News

Southampton scientists find new way to detect ortho–para conversion in


TRY IT NOW

Sign up online today & collaborate

or click here to find out more

Southampton scientists find new way to detect ortho–para conversion in water


Date: 28/08/2015

New research by scientists from the University of Southampton has found that water molecules react differently to electric fields, which could provide a new way to study spin isomers at the single-molecule level.

Water molecules exist in two forms or ‘isomers’, ortho and para, that have different nuclear spin states. In ortho-water, the nuclear spins are parallel to one another, and in para water, the spins are antiparallel. The conversion of ortho water into para-water and vice-versa is relevant to a broad range of scientific fields from nuclear magnetic resonance (NMR) to astrophysics.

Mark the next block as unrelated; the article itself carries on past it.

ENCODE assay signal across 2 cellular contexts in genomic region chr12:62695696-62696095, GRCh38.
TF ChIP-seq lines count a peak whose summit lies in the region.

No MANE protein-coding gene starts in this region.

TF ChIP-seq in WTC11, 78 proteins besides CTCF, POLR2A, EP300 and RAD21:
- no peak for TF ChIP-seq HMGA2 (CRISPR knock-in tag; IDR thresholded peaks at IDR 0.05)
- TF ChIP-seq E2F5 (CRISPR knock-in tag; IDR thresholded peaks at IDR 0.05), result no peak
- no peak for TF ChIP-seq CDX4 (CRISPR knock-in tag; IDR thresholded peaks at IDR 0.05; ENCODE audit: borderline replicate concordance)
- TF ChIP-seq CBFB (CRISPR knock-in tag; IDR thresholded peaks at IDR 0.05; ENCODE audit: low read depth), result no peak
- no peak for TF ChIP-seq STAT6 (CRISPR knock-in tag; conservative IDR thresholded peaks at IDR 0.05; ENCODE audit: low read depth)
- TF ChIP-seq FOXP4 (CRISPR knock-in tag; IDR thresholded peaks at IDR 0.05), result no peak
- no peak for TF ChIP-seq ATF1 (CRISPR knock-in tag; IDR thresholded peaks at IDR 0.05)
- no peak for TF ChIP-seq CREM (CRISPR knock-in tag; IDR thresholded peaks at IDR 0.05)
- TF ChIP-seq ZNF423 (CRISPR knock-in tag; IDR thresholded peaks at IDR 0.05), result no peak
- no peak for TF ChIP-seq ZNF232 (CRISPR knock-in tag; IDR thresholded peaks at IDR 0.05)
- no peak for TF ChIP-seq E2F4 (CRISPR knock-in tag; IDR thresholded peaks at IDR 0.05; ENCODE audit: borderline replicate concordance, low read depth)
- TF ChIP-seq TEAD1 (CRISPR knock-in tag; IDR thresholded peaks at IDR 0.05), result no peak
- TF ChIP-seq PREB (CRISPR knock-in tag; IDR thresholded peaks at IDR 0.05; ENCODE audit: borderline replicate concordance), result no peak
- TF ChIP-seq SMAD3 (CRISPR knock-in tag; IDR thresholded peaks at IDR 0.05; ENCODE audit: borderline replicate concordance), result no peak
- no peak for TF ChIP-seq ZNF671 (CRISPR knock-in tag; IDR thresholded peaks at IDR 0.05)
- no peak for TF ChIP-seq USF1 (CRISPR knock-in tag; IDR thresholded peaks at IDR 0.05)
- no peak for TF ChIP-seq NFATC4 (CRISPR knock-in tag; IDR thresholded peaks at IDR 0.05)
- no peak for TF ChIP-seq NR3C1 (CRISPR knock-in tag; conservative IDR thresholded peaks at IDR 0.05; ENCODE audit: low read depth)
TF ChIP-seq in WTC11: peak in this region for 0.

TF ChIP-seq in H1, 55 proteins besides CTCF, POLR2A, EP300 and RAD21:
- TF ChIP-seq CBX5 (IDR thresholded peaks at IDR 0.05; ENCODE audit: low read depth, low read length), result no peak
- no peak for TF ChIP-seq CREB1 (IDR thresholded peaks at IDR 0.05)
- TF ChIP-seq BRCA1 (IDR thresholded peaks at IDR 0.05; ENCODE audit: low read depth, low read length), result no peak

While it is possible to separate ortho- and para-water molecules it is difficult to study them in bulk water because rapid proton exchange and hindered molecular rotation obscure the direct observation of the two spin isomers.

To help observe this transformation in bulk water, the Southampton research team confined single water molecules in C60 carbon cages or ‘buckyballs’ to produce supramolecular endofullerene H2O@C60. The yield of this chemical synthesis was improved dramatically by the team, allowing them to study bulk quantities of this substance.

For more click here

Source: University of Southampton

© Catalyst Innovation Portal 2019